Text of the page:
While some limited companies only have a single class of ordinary shares, others, for a variety of reasons, issue different classes of shares. For example, you may not want certain shareholders to have voting rights on company matters for example. Or, you may want to give certain groups of shareholders enhanced rights to dividends. You can achieve this by issuing shares of different classes.
A company owner whose company has different share classes may sometimes want to convert shares of one class into another class of shares, Class A shares to Class B, for example. In this article we explore the reasons a business may want to do this, and the consequences for shareholders and the company.
What is share reclassification
Share reclassification is where a company limited by shares converts its shares from one class to another. There are a variety of reasons why a business owner may wish to do this, and these are similar to the reasons you created different share classes in the first place – you want your company to issue employee shares, you’re seeking new investors, you want to rejig your shareholders’ rights to dividends etc.
Why is reclassification important and whom does it benefit?
Ordinary shares of a company come with certain fundamental rights, for example, a right to receive dividends, the right to receive the initial investment back when the company is liquidated, and the right to vote on company matters. These rights are shared equally among the shareholders in proportion to their percentage share ownership.
Where a company wants to vary these rights among different groups of shareholders it does so by creating new share classes, often called Class A, Class B and so on. For example, it may want to incentivise employees by offering them shares, but not allow them the right to vote. Or, it may want to allow investors the right to receive fixed dividends on their shares in preference over other shareholders as a means to attract further investment.
Share reclassification is important as it allows a business owner to adjust the rights of different shareholders so that the company benefits. It may allow you to issue additional shares to raise finance yet maintain full control of company decision-making, for example. It may permit you to offer shares in the company to new or existing employees as an incentive to help the company grow.
Another reason that shares may be redesignated is in connection with tax planning. By offering shareholders with different tax statuses different types of shares, you can maximise the allowances available so that the tax structure is more efficient for investors.
What’s the process for reclassifying shares?
Before you reclassify shares, you need to make sure that your company’s Articles of Association permit different classes of shares, specify the rights of each class and set out how these can be changed in the future.
If your existing Articles don’t provide for different share classes, you’ll need to change them by passing a special resolution of shareholders (a special resolution needs to be passed by at least 75% of the shareholders) so that they do.
Once your Articles have been amended, the directors can issue new classes of shares. You need to be sure the Articles allow the directors to issue shares – if they don’t, then the shareholders can pass an ordinary resolution (needing 50% agreement) to allow the directors to issue shares.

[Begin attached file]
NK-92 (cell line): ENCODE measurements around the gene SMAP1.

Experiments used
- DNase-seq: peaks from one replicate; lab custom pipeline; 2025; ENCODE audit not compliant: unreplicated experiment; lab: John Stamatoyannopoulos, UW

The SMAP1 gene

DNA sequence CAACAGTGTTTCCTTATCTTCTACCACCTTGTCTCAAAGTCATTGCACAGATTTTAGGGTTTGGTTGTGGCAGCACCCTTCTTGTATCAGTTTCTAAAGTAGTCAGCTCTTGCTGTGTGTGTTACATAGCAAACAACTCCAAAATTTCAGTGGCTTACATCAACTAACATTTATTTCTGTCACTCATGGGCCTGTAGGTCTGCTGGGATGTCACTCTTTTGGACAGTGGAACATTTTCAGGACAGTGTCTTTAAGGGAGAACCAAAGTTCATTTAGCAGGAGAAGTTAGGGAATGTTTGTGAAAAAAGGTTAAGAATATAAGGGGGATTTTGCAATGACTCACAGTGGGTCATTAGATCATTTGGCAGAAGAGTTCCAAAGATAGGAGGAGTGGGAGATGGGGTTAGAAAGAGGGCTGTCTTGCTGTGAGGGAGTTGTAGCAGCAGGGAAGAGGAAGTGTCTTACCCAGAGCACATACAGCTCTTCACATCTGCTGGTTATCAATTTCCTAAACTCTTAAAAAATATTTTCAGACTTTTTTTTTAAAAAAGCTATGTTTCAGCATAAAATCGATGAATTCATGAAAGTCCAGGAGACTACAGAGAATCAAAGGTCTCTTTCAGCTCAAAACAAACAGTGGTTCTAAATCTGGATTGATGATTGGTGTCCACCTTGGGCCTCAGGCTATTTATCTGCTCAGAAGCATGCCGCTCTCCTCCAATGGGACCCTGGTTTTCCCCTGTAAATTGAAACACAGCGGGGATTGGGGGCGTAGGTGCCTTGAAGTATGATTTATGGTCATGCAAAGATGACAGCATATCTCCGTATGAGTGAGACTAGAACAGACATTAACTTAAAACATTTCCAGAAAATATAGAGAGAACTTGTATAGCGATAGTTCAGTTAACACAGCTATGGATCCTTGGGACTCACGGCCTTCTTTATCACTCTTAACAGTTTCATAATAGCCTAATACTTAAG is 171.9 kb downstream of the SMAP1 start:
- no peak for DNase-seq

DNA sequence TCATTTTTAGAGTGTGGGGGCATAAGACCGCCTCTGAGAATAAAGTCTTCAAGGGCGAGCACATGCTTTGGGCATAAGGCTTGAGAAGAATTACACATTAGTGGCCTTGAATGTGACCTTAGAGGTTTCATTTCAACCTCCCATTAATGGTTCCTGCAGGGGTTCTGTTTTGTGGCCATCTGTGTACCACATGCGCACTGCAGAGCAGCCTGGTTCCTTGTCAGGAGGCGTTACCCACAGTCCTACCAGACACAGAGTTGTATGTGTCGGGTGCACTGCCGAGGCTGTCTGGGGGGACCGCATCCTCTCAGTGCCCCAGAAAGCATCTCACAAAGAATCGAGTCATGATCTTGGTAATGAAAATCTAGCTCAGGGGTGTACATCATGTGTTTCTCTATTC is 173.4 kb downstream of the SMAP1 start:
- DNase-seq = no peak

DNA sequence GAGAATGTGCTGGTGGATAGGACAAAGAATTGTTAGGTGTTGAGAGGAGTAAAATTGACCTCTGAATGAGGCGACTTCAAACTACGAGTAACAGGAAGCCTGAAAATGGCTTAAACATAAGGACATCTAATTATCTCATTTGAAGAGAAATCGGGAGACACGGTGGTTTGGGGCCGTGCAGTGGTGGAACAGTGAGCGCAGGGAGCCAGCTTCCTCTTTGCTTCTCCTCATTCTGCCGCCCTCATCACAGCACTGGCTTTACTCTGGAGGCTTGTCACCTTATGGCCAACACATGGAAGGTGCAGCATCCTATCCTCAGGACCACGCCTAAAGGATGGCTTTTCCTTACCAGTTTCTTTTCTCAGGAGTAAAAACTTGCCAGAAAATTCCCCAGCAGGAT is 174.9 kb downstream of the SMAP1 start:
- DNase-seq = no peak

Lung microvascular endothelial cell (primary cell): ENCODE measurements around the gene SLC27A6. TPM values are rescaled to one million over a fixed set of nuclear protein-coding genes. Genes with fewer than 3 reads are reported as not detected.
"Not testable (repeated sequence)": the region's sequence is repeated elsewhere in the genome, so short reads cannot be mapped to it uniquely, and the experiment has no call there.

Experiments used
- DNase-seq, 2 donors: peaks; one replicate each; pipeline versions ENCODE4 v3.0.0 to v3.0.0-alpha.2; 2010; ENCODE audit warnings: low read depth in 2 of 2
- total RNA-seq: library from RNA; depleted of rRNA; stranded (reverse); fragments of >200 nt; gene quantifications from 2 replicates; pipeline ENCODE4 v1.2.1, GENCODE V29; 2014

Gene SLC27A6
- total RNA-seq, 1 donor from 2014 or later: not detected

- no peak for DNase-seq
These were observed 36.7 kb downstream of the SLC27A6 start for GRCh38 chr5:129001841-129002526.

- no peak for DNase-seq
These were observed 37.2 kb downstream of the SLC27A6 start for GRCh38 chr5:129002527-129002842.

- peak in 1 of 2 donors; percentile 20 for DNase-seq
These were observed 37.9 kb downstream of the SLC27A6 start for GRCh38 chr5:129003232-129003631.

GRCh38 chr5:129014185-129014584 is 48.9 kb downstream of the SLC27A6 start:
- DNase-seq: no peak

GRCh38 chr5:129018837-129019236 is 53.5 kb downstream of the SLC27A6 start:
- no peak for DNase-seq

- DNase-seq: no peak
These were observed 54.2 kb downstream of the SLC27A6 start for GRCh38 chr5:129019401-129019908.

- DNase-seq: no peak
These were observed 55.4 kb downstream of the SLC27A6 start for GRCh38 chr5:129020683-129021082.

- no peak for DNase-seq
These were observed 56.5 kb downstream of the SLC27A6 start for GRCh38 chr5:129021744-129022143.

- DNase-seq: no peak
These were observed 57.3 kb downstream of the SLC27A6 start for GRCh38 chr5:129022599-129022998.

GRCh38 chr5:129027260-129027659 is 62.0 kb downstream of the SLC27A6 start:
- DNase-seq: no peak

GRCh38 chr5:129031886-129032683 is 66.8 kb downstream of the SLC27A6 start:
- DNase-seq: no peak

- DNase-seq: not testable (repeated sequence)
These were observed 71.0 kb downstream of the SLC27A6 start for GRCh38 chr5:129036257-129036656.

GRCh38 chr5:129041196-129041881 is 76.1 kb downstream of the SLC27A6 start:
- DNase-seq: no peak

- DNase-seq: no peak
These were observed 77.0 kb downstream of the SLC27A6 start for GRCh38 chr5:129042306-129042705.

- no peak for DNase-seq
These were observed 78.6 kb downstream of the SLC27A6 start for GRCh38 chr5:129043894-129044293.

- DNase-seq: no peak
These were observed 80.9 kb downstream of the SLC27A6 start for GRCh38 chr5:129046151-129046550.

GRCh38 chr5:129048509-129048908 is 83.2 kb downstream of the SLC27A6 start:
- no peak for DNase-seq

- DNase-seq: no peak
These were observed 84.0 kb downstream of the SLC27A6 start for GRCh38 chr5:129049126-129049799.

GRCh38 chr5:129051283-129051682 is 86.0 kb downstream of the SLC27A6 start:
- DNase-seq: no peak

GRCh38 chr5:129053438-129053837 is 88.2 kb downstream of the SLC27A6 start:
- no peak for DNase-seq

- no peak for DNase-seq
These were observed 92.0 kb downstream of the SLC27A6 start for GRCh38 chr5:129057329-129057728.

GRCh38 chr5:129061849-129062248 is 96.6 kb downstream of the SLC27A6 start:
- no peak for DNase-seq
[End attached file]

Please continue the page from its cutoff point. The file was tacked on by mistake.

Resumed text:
To redesignate the shares, the company shareholders will pass an ordinary resolution that identifies:
- The shareholder whose shares will be redesignated, and how many shares will be redesignated
- What share class the shares were originally
- The class to which they are being redesignated
Once this has been done, you will notify Companies House, change the register of members and issue new share certificates.
Example of a simple reclassification
Anne and Matt co-own a company, holding 100 ordinary shares between them, 50/50. Matt is stepping down from the running of the business, but would still like to receive dividends. Anne is happy for Matt to continue to participate in the company’s profits but doesn’t want him having any control over company strategy. The company’s Articles permit different share classes, with Class A shareholders having the right to receive dividends but not vote on company matters.
Anne and Matt pass an ordinary resolution to redesignate Matt’s 50 ordinary shares as Class A shares, and Matt’s ordinary share certificate is replaced with a certificate for Class A shares.
How does reclassification affect tax?
As we’ve seen, it may sometimes be more advantageous to an individual shareholder to receive income from a company in the form of dividends rather than a salary, in terms of the amount of tax they pay, and their liability for National Insurance contributions. In terms of the company’s tax status, dividends are paid after corporation tax has been calculated, so paying dividends at preferential rates won’t affect its tax position.
Sub-dividing and consolidation shares
Sometimes a business owner will want to consolidate or sub-divide their company’s shares. You do this by changing the number of issued shares and their nominal value, even though the overall amount of share capital stays the same. So, in effect, you end up with shares with a higher nominal value when you consolidate them, and more shares with a lower nominal value when you subdivide.
Share certificates and register of members
As we’ve seen, if you redesignate shares then you’ll need to update the register of members to reflect the new share classes and their owners, and also issue new share certificates that reflect the current shareholders and the classes of shares they own. For more information on share reclassification and share classes generally, get in touch on 0800 689 1700 email us at email@example.com, or fill out the short form below with your enquiry.